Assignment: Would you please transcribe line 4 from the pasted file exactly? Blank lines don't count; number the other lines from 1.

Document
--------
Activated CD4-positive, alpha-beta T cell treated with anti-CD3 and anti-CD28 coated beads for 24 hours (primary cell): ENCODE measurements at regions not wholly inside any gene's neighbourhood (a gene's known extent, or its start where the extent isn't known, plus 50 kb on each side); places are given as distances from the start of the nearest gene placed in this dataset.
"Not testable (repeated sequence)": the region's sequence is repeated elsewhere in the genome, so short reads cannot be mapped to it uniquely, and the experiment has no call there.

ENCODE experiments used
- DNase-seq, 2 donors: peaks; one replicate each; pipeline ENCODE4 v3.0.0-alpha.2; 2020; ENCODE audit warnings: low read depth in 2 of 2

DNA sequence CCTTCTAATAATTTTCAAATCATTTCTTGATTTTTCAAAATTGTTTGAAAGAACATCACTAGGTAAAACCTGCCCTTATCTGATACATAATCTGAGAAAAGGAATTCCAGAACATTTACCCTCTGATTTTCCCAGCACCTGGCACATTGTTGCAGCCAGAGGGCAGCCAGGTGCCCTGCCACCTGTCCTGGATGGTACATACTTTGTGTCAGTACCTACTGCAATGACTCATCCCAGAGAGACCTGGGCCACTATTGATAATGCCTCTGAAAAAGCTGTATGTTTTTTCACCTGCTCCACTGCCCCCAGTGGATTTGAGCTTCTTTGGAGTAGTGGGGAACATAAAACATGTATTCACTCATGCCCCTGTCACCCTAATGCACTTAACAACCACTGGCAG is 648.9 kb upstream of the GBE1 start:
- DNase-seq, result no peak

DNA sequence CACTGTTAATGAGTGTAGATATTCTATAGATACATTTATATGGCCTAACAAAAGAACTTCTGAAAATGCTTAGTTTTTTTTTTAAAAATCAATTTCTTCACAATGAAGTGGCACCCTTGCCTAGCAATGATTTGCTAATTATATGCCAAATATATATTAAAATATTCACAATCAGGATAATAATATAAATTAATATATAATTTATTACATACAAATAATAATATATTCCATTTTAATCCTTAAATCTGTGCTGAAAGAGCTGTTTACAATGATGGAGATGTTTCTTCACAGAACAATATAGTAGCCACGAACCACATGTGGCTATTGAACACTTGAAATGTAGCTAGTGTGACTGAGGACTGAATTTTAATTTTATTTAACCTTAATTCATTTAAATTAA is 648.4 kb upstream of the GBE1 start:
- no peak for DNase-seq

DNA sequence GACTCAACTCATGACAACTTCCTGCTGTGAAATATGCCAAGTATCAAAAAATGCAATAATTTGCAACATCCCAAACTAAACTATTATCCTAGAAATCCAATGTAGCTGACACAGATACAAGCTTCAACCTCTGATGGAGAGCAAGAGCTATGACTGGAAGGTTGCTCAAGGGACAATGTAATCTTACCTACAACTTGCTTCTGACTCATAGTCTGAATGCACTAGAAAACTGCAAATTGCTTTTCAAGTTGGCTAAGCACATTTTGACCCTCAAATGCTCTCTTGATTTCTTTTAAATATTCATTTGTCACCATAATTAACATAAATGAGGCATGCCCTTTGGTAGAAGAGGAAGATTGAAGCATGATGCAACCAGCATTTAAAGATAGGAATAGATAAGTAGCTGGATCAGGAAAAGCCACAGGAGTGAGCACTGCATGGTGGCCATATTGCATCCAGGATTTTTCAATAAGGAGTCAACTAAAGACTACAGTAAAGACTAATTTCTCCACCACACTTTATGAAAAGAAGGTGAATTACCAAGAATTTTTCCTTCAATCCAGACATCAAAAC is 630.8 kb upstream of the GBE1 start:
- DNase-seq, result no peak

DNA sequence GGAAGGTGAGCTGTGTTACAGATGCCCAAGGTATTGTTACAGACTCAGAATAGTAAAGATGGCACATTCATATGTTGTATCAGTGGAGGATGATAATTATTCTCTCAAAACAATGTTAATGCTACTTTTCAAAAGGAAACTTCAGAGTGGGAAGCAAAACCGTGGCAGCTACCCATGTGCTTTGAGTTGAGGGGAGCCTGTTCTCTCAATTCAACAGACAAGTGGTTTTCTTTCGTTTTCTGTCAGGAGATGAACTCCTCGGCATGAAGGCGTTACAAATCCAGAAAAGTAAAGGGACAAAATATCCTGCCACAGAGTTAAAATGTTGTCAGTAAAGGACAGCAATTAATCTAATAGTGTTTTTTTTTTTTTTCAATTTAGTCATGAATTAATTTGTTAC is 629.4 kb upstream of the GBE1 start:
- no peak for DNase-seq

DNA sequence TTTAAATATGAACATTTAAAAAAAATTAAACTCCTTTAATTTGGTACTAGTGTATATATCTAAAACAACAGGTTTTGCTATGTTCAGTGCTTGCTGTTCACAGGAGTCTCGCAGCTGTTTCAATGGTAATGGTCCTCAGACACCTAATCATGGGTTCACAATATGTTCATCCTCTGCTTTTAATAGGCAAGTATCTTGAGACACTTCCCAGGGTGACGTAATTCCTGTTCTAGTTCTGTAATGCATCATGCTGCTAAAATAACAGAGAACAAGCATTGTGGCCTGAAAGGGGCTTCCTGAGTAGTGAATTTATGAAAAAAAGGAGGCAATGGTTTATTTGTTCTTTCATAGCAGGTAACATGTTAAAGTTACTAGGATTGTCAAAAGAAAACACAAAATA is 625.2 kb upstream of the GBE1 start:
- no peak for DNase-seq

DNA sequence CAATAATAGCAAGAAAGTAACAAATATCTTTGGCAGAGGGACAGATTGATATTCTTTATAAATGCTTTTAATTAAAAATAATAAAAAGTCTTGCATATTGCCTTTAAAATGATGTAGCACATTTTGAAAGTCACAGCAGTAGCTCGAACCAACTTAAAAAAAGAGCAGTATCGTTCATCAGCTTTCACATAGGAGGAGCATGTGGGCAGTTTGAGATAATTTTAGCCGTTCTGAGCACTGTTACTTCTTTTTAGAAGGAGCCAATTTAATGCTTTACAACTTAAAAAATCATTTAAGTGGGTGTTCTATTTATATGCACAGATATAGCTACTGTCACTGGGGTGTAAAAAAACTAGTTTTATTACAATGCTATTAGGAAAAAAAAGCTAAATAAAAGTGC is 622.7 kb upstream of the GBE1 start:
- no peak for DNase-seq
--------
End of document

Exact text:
- DNase-seq, 2 donors: peaks; one replicate each; pipeline ENCODE4 v3.0.0-alpha.2; 2020; ENCODE audit warnings: low read depth in 2 of 2